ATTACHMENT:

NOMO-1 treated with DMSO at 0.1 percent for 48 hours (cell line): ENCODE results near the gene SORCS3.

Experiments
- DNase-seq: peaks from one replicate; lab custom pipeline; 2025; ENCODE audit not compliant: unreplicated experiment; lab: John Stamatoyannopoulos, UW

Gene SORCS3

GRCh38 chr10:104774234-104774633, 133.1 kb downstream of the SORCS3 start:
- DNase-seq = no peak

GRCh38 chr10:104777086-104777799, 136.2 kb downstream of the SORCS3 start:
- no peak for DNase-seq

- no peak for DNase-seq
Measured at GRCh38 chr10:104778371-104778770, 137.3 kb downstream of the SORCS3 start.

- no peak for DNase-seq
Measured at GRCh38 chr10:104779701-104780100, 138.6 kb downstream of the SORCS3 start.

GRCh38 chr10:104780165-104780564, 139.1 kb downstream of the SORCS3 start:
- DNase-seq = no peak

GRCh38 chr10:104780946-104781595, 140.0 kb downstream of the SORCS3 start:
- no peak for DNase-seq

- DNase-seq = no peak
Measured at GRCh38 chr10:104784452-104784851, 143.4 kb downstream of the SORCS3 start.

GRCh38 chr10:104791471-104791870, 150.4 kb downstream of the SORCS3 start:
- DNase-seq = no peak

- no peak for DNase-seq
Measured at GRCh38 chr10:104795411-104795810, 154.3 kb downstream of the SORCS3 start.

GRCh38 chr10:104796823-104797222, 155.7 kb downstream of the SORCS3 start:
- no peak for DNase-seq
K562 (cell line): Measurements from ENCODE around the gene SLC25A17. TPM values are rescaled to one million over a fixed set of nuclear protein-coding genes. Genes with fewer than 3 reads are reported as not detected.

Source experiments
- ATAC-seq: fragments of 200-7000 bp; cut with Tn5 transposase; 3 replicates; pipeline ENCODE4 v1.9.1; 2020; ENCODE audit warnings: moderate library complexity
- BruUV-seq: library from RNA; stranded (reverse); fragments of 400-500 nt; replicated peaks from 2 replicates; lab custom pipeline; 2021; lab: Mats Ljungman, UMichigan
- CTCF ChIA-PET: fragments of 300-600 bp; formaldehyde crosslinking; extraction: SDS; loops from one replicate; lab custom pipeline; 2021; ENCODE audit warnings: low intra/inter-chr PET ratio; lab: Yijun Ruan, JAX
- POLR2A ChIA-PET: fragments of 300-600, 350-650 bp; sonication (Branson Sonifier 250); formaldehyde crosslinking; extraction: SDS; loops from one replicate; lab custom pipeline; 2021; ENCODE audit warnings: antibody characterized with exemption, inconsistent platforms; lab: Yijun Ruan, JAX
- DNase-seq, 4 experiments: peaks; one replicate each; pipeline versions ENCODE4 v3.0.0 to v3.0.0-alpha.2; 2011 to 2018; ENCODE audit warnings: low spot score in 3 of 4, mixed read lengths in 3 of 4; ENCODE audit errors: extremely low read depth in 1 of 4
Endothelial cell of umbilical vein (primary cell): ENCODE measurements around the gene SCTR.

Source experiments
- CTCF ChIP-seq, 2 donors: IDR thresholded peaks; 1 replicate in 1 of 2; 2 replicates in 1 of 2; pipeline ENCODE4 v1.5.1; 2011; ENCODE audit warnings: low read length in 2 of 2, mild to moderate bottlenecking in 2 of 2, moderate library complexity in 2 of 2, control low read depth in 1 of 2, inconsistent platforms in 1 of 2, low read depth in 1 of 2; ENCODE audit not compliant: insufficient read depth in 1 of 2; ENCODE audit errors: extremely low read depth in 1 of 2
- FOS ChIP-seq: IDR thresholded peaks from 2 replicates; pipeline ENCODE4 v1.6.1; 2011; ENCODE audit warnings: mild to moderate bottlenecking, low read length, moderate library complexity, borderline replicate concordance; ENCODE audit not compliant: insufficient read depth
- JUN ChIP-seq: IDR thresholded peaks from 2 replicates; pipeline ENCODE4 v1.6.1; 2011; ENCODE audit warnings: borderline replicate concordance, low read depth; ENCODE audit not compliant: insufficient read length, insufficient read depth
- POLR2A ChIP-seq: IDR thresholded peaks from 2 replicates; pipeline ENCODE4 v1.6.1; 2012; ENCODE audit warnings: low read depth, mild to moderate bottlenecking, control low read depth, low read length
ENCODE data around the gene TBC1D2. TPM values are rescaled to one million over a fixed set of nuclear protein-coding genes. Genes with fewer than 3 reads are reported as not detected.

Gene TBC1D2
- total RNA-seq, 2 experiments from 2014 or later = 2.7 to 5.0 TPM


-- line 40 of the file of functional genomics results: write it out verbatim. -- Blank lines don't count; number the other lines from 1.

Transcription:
- total RNA-seq, 2 experiments from 2014 or later = 2.7 to 5.0 TPM